Harris’s understanding of the role of Erskine Childers, Robert Barton, Dorothy Stopford, Alice Stopford Green, Kathleen Lynn, Dorothy Macardle, Ernest Blythe, Sam Maguire and others is risible. It is how an apartheid defender in South Africa might have described white supporters of Nelson Mandela, when Mandela was incarcerated as a ‘terrorist’ in Robben Island.
But it was not Protestant nationalists who opposed Carson and Craig.
Southern unionists and Protestant clergy protested against Ulster Unionist propaganda. Some were attacked, by the Black and Tans. That is what happened to Unionist businessman GW Biggs of Bantry in July 1920 after protesting about Carson in the Irish Times. His substantial business was burned down and his family driven out when the family home was taken over by the military. Biggs’s case was taken up in September 1920 in the Times (Lon) by J Annan Bryce of Glengarriff, brother of a former Irish Secretary. He told how,
‘The July burning [of Biggs’s business] was part of a general pogrom, in which a cripple, named Crowley, was deliberately shot by the police while in bed and several houses were set on fire while the people were asleep.’
Annan Bryce reported later that his wife was arrested and deported from Wales for attempting to speak on British reprisals there.
Southern unionists were outraged by British military policy. They feared Crown Forces who rampaged through towns and villages throughout southern Ireland. How do we know? They said so.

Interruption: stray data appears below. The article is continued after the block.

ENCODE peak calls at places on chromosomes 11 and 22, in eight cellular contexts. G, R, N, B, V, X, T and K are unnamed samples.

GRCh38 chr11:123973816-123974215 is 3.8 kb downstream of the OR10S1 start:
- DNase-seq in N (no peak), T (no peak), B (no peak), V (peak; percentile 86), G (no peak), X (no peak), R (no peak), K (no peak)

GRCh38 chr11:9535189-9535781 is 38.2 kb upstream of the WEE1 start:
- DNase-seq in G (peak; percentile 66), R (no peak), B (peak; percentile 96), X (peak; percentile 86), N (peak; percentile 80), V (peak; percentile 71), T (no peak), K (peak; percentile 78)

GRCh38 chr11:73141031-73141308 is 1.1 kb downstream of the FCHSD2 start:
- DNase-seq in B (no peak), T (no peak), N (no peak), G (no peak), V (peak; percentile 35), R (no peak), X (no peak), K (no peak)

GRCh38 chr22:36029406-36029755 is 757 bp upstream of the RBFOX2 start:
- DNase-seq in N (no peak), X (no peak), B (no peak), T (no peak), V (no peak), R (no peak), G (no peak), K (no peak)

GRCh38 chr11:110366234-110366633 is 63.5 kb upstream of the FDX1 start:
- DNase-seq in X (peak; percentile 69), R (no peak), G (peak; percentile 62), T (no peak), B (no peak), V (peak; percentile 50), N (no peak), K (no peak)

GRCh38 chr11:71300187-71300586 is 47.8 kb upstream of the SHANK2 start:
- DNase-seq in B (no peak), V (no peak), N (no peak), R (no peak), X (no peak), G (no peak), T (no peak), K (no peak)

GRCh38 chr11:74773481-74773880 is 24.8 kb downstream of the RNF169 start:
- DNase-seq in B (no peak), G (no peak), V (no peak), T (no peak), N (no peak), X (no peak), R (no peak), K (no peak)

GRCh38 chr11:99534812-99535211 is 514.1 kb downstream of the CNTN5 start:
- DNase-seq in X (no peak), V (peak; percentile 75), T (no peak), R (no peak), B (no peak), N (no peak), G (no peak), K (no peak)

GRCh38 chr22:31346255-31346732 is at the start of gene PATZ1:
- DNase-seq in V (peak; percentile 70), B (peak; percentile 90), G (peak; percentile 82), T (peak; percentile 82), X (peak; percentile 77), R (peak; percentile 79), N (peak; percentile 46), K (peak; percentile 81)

These were stand up and speak Protestants. They don’t interest Harris, McCarthy and Gregg.
How also do we know? The British Army also said so. 17th Infantry Brigade Major (later Field Marshal) Bernard Montgomery said, ‘I regarded all civilians as Shinners’ and ‘It didn’t bother me how many houses were burned’.
‘All civilians’, including Protestants, their houses and their businesses. Harris, McCarthy and Gregg are not interested.
After the April 1922 killings a Protestant Convention, fully representative of southern Protestantism, met in the Mansion House. On 11 May they resolved,
‘that until the recent tragedies in the County Cork, hostility to Protestants by reason of their religion, has been almost if not wholly, unknown in the twenty six counties in which Protestants are in a minority.’
In other words, Protestants regarded the April killings as exceptional. Harris, Gregg and McCarthy ignore uncomfortable (to them) facts such as these.
Protestants who speak out today are not subject to the depredations of the Black & Tans. They are subject to Eoghan Harris’s attempt to intimidate those who question him.
This happened to a Church of Ireland clergyman who criticised Eoghan Harris for resuscitating his 1985 Souper Sullivan play in 1995 as The Apostasy of Mathew Sullivan. Harris responded by accusing the Protestant clergyman of writing ‘against his own real wishes’ and moaned again that Protestants should ‘[stand] up for themselves’. The Rev’d N. M. Cummins did and derided the suggestion that he did not know and express his own mind. He especially stood up for himself by concluding,
‘This correspondence raises an even deeper issue. In Eoghan Harris’s brave new Ireland there seems to be a place for everyone who agrees with him, but none for divergent opinions, constructive criticism or even rational debate. This falls very short of the noble republican ideal to cherish all the people of the nation equally’.
The Rev’d Cummins ministered in Altar Rectory, Tooormore, Goleen, Cork, the church built in 1847 that was the centrepiece to Harris’s farcical and sectarian Souper Sullivan famine play.
Gerry Colgan wrote about the 1995 production in the Irish Times that it ‘does not and probably could not transcend the limitations of the script’. The same is true of Harris propaganda today. It is the sound of one hand clapping itself on the back. Readers should go elsewhere for an alternative and objective view.